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Peter Yared is the CTO/CIO of CBS Interactive, a top ten Internet destination, and was previously the founder and CEO of four enterprise infrastructure companies that were acquired by Sun, VMware, Webtrends and TigerLogic. Peter's software has powered brands from Fidelity to Home Depot to Lady Gaga. At Sun, Peter was the CTO of the Application Server Division and the CTO of the Liberty federated identity consortium. Peter is the inventor of several patents on core Internet infrastructure including federated single sign on and dynamic data requests. Peter began programming games and utilities at age 10, and started his career developing systems for government agencies. Peter regularly writes about technology trends and has written for CNET, the Wall Street Journal, BusinessWeek, AdWeek, VentureBeat and TechCrunch.

Many thanks to Bob Pulgino, Dave Prue, Steve Zocchi and Jean-Louis Gassée for mentoring me over the years.

Tuesday, November 14, 2006

GPL Java: Thank You, Sun!

Eight months ago, I wrote an open letter to Jonathan Schwartz asking him to open source Java. Of course this instigated the typical reactionary troll war on blogs and such. A lot has changed since then. Jonathan went from being the COO of Sun to the CEO of Sun. And now Jonathan has decided to release Java under the GPL license. As many of you know, I am not a big fan of the GPL license, but GPL makes a lot of sense for core platforms such as operating systems and virtual machine layers directly above those operating systems, since GPL enforces that no one can own that layer or extend it in proprietary ways.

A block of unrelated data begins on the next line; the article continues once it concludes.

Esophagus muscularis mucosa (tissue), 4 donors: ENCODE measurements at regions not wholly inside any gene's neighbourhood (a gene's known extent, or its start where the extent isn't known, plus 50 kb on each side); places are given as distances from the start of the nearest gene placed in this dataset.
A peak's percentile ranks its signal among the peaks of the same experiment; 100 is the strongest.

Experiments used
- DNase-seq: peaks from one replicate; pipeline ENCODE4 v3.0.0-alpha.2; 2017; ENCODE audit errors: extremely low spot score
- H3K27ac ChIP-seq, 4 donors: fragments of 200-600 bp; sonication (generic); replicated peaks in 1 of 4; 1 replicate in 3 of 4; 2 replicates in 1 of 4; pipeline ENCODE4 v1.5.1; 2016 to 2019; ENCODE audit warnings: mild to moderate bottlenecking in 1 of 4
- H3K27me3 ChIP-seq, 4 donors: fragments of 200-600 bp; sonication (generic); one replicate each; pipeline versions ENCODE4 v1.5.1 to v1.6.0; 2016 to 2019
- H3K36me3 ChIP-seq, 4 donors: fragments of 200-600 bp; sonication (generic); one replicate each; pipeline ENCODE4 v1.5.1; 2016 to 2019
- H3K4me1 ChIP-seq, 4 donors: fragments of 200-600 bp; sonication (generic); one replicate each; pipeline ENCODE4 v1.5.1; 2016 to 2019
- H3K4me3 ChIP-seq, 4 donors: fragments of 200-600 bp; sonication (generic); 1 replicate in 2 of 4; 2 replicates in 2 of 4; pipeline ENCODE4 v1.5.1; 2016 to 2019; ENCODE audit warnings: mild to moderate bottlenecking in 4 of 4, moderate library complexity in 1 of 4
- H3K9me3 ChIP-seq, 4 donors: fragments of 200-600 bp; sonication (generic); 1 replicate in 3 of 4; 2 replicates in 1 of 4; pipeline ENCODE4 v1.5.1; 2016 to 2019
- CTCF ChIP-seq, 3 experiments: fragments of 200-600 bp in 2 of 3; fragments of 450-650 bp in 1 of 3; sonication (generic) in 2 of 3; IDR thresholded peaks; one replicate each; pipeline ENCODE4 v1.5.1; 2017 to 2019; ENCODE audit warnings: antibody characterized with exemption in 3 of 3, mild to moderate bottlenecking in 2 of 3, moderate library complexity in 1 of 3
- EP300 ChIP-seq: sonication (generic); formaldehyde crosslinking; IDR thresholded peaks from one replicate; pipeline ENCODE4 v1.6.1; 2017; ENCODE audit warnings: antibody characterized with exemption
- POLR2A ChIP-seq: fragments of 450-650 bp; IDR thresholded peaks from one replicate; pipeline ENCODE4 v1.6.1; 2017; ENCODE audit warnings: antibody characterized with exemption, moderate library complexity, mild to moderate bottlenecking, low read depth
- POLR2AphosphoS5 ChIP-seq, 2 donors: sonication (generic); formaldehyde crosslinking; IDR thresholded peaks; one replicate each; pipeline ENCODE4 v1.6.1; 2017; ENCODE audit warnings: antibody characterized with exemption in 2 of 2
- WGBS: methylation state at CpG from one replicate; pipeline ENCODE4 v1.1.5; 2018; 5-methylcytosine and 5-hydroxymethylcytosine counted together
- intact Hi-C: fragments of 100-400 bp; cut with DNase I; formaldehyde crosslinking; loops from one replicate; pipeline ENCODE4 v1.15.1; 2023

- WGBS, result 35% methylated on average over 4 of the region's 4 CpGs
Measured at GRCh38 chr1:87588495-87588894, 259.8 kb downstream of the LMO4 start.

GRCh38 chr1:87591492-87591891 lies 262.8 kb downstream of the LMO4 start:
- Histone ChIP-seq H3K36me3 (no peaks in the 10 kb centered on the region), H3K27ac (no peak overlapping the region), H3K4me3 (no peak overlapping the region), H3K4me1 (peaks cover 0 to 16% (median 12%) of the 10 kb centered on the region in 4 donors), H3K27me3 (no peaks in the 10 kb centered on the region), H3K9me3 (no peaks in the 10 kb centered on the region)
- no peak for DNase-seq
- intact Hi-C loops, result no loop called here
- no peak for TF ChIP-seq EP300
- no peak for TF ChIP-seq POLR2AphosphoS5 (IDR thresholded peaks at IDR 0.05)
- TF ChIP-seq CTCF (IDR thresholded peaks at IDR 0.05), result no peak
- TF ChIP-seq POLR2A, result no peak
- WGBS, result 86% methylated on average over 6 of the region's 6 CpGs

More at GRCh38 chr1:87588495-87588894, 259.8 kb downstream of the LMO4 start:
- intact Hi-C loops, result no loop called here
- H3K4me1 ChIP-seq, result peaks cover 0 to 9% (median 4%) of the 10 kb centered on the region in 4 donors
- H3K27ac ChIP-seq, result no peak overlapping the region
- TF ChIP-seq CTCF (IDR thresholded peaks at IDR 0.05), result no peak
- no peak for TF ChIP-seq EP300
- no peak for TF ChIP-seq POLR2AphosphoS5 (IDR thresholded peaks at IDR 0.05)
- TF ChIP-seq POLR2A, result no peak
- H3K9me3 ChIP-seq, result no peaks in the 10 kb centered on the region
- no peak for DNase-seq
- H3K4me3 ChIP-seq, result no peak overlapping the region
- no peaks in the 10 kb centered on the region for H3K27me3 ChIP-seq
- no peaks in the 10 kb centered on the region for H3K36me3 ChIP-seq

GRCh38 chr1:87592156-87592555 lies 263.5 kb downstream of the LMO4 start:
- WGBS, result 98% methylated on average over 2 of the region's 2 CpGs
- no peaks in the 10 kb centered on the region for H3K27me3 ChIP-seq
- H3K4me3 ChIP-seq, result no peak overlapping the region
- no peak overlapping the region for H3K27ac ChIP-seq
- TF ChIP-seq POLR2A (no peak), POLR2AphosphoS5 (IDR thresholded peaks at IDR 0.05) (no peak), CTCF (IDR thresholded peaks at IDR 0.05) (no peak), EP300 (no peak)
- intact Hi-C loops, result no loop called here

When I left Sun in 2003, it was a lumbering, rudderless ship that was taking on a lot of water. In just the past year we have seen a commitment to AMD x64 chips in addition to SPARC chips, endorsement of scripting languages on the Java platform, and now a GPL Java. For those of us that are Sun alum that left as part of the brain drain of 2002-2005, we are seeing a lot of the ineffective middle and upper management that caused us all to leave in the first place getting ejected from the company.

There is even talk of GPL'ing Solaris, which would enable the best Solaris features to be ported over to Linux and create a hybrid operating system. I would not be surprised if there is a movement away from NetBeans to Eclipse and further adoption of x64 chips over SPARC chips (perhaps even a SPARC to x64 microtranslator!).

Sun could have easily gone the way of SGI and is changing itself instead. By fixing its core problems of competing with commodity technologies, it is freeing itself to compete with innovation on top of those technologies. So while many may continue to snipe, I offer kudos to Jonathan Schwartz and Sun. Well done!

1 comment:

Julian said...

Peter, why don't you like the GPL license?

I don't recall reading that you disliked it.

Nice table in your Googlology post!